Exercise for Children - Factual Reasons and Tips To Get Moving



4 Ways to Get Your Child Moving (and Prevent Type 2 Diabetes)

  1. Limit Screen Time

    Reduce sedentary activity, and encourage your children to participate in physical play by limiting their amount of screen time, whether that's TV, a tablet, the computer, or playing video games. Set some rules around these activities; for example, for every hour of screen time, there should be an hour of active play. Or use screen time as a reward after homework, exercise, and chores are done.

  2. Make it Fun

    Schedule family play time. Low-pressure recreational activities can be a great way to deal with the stress and emotional toll of being a teen. And do something fun, like go bowling or just head to a museum or mall to walk around.

  3. Get Your Heart Pumping

    All of us — adults and kids alike — should do something every day that gets our hearts pumping. Take a walk, try rollerblading, or go for a hike or swim. Children and adolescents should get at least 60 minutes of exercise per day.

  4. Hit the Weights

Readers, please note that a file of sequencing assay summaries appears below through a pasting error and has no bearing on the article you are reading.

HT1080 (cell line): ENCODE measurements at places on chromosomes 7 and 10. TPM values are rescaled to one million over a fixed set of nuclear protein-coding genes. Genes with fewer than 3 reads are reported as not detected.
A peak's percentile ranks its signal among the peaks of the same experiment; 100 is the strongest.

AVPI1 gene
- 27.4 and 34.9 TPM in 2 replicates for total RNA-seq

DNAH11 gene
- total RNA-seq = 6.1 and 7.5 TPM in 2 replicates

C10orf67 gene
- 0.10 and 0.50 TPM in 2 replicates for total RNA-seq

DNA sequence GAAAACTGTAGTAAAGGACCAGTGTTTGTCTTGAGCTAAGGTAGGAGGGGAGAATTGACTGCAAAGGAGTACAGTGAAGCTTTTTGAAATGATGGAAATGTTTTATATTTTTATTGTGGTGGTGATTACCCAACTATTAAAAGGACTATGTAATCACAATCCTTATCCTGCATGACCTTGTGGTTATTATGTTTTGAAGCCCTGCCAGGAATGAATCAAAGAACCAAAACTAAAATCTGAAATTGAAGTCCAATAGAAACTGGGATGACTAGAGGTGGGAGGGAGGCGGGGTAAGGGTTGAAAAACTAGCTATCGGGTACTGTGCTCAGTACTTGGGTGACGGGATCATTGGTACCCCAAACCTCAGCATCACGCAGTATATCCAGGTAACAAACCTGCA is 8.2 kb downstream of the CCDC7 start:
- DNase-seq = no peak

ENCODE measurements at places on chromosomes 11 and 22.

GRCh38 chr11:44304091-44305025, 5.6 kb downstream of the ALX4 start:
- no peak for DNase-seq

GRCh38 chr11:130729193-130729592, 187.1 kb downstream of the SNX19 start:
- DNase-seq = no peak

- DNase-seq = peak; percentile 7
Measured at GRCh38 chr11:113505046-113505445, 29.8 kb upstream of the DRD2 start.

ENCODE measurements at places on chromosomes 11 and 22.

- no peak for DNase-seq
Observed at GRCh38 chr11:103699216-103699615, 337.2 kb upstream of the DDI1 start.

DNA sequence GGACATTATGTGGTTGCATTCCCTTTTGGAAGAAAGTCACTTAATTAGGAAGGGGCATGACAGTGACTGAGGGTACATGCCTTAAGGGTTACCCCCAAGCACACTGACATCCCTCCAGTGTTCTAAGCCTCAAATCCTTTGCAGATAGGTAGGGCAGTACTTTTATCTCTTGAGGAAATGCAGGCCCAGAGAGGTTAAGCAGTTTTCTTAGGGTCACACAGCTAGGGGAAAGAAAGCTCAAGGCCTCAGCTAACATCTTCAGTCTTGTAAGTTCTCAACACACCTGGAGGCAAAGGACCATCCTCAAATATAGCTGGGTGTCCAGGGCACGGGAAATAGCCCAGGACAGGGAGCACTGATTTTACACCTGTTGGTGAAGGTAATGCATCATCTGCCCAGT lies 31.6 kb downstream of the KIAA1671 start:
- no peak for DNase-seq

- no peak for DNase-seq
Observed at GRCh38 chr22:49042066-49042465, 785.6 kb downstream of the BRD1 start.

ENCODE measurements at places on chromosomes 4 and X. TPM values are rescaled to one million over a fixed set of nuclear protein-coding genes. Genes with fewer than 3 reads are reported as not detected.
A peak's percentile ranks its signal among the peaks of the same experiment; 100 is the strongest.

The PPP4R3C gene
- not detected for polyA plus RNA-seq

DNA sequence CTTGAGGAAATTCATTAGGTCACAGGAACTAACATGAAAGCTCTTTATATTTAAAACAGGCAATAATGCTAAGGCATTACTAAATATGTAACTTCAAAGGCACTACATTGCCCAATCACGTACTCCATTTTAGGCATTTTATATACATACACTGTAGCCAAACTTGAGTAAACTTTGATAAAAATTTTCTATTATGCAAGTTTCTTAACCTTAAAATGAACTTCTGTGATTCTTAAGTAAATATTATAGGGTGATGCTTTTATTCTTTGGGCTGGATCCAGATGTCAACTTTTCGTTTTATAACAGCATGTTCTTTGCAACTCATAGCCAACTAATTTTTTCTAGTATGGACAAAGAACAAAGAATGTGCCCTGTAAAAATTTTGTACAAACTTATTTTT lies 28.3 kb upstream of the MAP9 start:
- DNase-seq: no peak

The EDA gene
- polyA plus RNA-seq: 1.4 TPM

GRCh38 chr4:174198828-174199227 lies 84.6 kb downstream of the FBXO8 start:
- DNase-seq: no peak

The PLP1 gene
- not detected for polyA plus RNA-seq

Building muscle can help your body utilize insulin more readily — you don’t even need the gym or free weights. Body weight exercises, such as push-ups, pull-ups, squats, and crunches, are all good choices.

If your child has been diagnosed with type 2 diabetes, consider these eight rules for exercising safely:

  1. Always check with your diabetes care team to make sure that exercise is safe for your child.
  2. Work in a 5-minute warm-up before exercise to get the blood flowing and prevent injury.
  3. Make sure your child stretches after exercise to keep muscles flexible.
  4. Check your child's feet, and make sure shoes fit well so blisters and sores don’t develop.
  5. Pack a water bottle and encourage your child to stay well-hydrated. Aim for 6 to 8 glass of water each day.
  6. Before engaging in activity, do a blood sugar check to make sure levels are in a healthy range.
  7. Bring a blood sugar meter and a 15-gram carbohydrate snack with you just in case blood glucose levels get low.
  8. Work with your child to recognize the signs of low and high blood sugar.

Jennifer Bayliss is a fitness expert and coach at Everyday Health. She is a certified strength and conditioning specialist through the National Strength and Conditioning Association, and an AFAA certified personal trainer. She has a BS and MS in exercise science.

This article was reviewed by Maureen Namkoong, RD. 

Last Updated:8/10/2015
Important:The views and opinions expressed in this article are those of the author and not Everyday Health.
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Date: 12.12.2018, 19:44 / Views: 85482